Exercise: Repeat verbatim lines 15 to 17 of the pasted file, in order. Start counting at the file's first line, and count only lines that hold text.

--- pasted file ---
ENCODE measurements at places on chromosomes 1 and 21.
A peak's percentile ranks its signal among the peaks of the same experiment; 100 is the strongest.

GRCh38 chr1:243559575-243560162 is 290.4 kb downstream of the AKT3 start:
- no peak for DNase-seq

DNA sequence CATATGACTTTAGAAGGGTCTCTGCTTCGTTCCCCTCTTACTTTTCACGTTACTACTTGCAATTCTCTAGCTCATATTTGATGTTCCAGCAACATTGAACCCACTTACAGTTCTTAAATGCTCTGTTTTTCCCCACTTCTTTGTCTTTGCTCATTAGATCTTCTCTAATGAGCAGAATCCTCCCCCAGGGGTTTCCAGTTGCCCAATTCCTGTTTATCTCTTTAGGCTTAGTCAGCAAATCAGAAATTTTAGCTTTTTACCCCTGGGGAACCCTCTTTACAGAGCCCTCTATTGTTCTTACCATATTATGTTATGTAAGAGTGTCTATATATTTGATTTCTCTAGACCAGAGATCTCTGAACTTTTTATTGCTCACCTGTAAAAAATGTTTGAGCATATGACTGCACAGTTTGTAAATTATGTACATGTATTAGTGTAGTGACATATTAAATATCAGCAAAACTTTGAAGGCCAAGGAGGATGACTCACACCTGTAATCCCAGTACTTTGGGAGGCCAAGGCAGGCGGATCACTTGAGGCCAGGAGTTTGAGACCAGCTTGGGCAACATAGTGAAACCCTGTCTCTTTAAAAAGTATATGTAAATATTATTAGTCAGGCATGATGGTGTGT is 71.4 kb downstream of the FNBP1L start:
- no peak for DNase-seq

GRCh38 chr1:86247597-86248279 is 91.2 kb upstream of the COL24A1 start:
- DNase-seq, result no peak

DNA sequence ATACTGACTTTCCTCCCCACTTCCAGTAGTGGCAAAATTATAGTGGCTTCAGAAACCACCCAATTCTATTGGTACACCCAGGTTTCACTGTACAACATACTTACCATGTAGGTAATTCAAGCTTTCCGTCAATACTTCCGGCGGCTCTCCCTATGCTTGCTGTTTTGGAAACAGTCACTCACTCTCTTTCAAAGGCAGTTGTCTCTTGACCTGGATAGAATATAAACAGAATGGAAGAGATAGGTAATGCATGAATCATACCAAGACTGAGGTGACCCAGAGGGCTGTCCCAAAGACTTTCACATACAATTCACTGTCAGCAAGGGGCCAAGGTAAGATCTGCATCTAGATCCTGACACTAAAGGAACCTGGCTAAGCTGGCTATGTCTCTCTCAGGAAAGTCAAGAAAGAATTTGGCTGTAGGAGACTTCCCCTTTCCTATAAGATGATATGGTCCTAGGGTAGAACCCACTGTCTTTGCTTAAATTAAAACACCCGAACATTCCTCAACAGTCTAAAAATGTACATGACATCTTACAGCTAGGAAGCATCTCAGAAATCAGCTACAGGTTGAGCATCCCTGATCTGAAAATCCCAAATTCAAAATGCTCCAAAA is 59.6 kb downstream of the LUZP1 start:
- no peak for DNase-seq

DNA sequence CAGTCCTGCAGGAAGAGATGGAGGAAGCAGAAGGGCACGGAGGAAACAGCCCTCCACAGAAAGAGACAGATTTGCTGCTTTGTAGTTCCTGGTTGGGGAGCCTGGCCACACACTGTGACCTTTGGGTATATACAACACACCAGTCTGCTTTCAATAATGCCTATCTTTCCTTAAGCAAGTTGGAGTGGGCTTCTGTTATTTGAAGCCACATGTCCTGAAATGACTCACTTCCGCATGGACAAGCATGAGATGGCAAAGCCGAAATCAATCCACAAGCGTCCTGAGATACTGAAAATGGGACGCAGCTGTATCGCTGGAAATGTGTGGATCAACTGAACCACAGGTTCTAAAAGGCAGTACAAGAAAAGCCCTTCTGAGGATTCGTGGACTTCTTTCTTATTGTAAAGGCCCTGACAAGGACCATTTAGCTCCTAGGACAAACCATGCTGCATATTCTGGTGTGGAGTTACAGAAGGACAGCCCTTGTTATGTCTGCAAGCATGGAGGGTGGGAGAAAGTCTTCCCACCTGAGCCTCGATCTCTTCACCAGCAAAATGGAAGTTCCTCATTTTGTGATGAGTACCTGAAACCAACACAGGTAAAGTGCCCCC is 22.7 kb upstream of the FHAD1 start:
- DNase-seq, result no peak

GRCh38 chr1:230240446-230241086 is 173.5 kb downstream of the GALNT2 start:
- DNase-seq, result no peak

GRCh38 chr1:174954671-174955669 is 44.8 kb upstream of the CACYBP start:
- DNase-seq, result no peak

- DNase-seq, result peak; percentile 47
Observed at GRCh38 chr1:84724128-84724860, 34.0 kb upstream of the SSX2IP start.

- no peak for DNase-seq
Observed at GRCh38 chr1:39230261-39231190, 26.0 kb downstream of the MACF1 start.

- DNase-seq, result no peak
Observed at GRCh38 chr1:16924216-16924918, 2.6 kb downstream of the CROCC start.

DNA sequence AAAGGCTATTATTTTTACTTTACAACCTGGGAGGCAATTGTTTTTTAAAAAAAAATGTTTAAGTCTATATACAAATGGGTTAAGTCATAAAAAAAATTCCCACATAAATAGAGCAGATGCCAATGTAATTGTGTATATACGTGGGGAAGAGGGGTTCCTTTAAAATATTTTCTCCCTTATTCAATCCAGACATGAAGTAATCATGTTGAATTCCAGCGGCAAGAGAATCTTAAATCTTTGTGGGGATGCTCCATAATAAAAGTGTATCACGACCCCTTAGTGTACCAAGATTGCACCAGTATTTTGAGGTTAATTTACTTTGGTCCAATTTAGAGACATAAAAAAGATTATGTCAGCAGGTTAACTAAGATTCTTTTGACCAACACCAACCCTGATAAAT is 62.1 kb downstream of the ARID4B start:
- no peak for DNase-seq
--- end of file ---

GRCh38 chr1:174954671-174955669 is 44.8 kb upstream of the CACYBP start:
- DNase-seq, result no peak

- DNase-seq, result peak; percentile 47